"It's never as simple as he (Cox) wants to believe it is," he said. "There are lots of moving parts and things to do."

Andy Ginsburg, air quality administrator for the DEQ, said each extension proposal will be judged on a case-by-case basis and will require that the company show it is making an effort to get the equipment installed.

Under federal rules, companies must install the state-of-the-art air-cleaning equipment if they produce either 10 tons of a single hazardous pollutant annually or pump out 25 tons of a combination of various pollutants. The EPA has identified 188 hazardous pollutants.

In the case of Rogue Valley Plywood, the company generated 9 tons of methanol in 2002, but has the ability to produce up to 11 tons, according to the DEQ.

Ginsburg said the DEQ would like compliance as soon as possible, but said recent court cases and other delays have prevented the companies from better preparing for the deadline.

"They can't put on the controls any faster than they can put on the controls," he said.

In eight years, the companies might have to install more pollution devices as part of the new rules, said Ginsburg.

Vos of Timber Products said the company hasn't yet issued the purchase orders for the equipment, but he anticipates it will do so in the very near future.

"We have every expectation of meeting the extension deadline," Vos said.

Some industries are using high heat to burn off the toxins, but that process produces carbon dioxide and other greenhouse gases.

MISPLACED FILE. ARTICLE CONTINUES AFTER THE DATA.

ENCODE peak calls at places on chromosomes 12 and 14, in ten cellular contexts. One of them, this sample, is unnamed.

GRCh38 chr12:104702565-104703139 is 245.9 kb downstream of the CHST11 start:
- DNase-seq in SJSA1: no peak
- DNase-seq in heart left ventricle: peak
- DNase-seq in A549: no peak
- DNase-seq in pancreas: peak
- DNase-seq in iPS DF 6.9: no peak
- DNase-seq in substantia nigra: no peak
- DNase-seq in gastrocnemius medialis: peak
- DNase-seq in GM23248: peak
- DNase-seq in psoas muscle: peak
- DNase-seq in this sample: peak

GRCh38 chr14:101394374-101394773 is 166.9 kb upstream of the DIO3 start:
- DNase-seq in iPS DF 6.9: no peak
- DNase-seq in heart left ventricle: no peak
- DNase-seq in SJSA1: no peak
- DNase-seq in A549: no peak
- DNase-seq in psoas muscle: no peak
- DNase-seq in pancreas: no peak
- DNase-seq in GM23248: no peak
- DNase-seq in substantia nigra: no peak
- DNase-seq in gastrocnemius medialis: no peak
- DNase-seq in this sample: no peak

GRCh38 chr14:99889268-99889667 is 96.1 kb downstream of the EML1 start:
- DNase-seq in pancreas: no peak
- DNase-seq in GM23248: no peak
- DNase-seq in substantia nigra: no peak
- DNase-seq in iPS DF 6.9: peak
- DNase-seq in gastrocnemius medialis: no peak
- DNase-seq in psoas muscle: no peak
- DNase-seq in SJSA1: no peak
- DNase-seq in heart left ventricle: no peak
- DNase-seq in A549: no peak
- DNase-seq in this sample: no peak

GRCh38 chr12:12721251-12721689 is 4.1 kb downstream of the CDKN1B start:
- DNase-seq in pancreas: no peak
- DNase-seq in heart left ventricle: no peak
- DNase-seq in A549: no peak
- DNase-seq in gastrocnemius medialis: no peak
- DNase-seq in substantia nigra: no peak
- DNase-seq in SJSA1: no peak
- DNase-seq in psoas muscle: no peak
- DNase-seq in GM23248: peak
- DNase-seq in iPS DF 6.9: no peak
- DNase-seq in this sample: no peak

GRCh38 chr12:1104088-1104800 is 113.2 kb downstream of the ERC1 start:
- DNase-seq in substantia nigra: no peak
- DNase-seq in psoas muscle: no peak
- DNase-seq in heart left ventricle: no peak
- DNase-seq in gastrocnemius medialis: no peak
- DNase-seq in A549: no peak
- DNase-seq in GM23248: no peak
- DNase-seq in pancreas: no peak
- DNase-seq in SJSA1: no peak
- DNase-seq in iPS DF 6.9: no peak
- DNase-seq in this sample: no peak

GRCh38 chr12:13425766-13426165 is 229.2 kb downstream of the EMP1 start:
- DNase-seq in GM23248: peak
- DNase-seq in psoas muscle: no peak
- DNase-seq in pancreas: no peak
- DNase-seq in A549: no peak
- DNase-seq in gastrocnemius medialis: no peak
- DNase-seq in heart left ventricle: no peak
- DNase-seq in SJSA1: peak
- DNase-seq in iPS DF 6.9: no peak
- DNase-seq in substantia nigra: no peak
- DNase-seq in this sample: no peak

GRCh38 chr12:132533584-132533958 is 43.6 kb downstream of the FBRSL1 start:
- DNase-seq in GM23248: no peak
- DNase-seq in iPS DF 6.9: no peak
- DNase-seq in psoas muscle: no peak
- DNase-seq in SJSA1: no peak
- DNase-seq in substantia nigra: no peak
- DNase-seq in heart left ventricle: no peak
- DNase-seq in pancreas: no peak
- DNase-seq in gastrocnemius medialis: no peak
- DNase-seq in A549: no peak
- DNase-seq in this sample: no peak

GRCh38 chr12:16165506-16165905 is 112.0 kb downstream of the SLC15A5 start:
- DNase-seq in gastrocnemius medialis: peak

Vos said Timber Products will spend $3 million in pollution control equipment to get rid of the hazardous pollutants.

A bio-filter will be installed for the drier and press used in the particle board plant and a catalytic oxidizer will be installed at the plywood plant. Both these technologies will require less heat, he said.

Lynch of Sierra Pine said he couldn't release information about the cost of equipment his company will be installing, but he expected to spend more than Timber Products. He said the equipment will include a catalytic oxidizer, though he is concerned about future laws that could curtail greenhouse gases and make the newly purchased equipment obsolete.

Lynch said his company knew some kind of new rules were coming and it has been looking into pollution controls for the past seven years.

Sierra Pine had planned to try to manufacture plywood using less formaldehyde in the binding process, but Lynch said that endeavor has been placed on the back burner because of the complexities of engineering and installing the new equipment. "It's a huge undertaking," he said.

Lynch said the new controls will mean less pollution, but he didn't think it would be marked.

"If all the industrial sources went away, the average person wouldn't notice the hills looking any brighter," he said.

Skyrman said that if the timber companies really were concerned about the environment the equipment would have already been installed.

"If they really were that concerned, it would have been done years ago," he said.

Reach reporter Damian Mann at 776-4476 or dmann@mailtribune.com.

A chance to clear the air